Jul 20, 2010

Cemetery Dance Announces New Norman Partridge Anthology - Johnny Halloween!

Cover Artist: Alex McVey

That cover is correct. The October Boy is back!

I discovered Norman Partridge after a recommendation from Joe Schreiber and I haven't looked back since. After the outstanding Dark Harvest (my review) which Schreiber recommended, I picked up his next collection, Lesser Demons (my review), and only found more to love. Partridge's prose is paradoxically perfect. It's heavenly prose married to hellish content. It's dense but incredibly readable. It's heavy on metaphor and symbolism but the end result often evokes a unforgettable image. It's bloody but beautiful.  It's just damn good.

So far I've been unable to track down his other short fiction collections but I've made a point to keep track of what Partridge has been up to. Yesterday on his blog, American Frankenstein, Partidge announced a new collection complete with a return to the world of the excellent Dark Harvest.
"Given that little slice of history, it's with great pleasure that I announce Johnny Halloween is back at Cemetery Dance, this time as the lead story in a special Halloween collection due this fall. Along with a fantastic Alex McVey cover, Johnny Halloween features a half-dozen tales of the darkest season, including a new story set in the world of Dark Harvest.

That's right. The October Boy returns in the pages of Johnny Halloween -- and this time he's got a shotgun and one bad döppelganger on his tail. There's also a brand new introduction and a nonfiction piece on the Zodiac Killer ("The Man Who Killed Halloween"). You can check out all the details right here, plus snag a $15 coupon for a future purchase if you preorder the book in the next seven days.

In the meantime, keep your eyes on the shadows. Listen for the whisper of that October wind. It's coming your way... and sooner than you might think."
He also posted the Alex McVey cover to the anthology. Normally, I wouldn't be the biggest far of that cover art but if you've read Dark Harvest it captures the essence of the October Boy perfectly. And the more I look at it, the more I like it. The textural elements that look like knife slashes are subtle but brilliant and the block lettering for the title and Partridge's name is an excellent font choice. I don't think the "Johnny Halloween" necessarily matches the "Tales of the Dark Season" but I can forgive that small issue.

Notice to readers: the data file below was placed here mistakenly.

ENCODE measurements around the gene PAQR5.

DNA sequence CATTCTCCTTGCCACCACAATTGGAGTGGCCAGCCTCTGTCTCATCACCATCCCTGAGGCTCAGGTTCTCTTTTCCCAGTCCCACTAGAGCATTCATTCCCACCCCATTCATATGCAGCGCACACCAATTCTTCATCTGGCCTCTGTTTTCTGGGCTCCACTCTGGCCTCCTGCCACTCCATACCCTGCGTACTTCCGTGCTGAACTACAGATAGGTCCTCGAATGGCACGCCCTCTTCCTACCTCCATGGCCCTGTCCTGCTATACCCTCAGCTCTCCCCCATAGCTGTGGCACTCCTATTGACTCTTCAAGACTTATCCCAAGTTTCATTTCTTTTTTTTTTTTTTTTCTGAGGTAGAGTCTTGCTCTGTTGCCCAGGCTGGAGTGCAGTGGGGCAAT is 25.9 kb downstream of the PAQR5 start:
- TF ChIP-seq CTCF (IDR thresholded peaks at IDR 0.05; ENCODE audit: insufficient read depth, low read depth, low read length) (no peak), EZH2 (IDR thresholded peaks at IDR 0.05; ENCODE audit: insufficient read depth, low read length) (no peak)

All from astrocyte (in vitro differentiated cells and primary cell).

You can order Johnny Halloween from the Cemetery Dance website, which also provides a bit more detail about the contents of the collection.

Norman Partridge's Halloween novel, Dark Harvest, was chosen as one of Publishers Weekly's 100 Best Books of 2006. A Bram Stoker Award winner and World Fantasy nominee, Partridge's rapid-fire tale of a small town trapped by its own shadows welcomed a wholly original creation, the October Boy, earning the author comparisons to Stephen King, Ray Bradbury, and Shirley Jackson.

Now Partridge revisits Halloween with a collection featuring a half-dozen stories celebrating frights both past and present. In “The Jack o' Lantern,” a brand new Dark Harvest novelette, the October Boy races against a remorseless döppelganger bent on carving a deadly path through the town's annual ritual of death and rebirth. “Johnny Halloween” features a sheriff battling both a walking ghost and his own haunted conscience. In “Three Doors,” a scarred war hero hunts his past with the help of a magic prosthetic hand, while “Satan's Army” is a real Partridge rarity previously available only in a long sold-out lettered edition from another press.

But there's more to this holiday celebration besides fiction. “The Man Who Killed Halloween” is an extensive essay about growing up during the late sixties in the town where the Zodiac Killer began his murderous spree. In an introduction that explores monsters both fictional and real, Partridge recalls what it was like to live in a community menaced by a serial killer and examines how the Zodiac's reign of terror shaped him as a writer.

Halloween night awaits. Join a master storyteller as he explores the layers of darkness that separate all-too-human evil from the supernatural. Let Norman Partridge lead you on seven journeys through the most dangerous night of the year, where no one is safe…and everyone is suspect.
I'm not quite ready for summer to be over, but if fall promises another Partridge collection, I won't be as sad to see it go.

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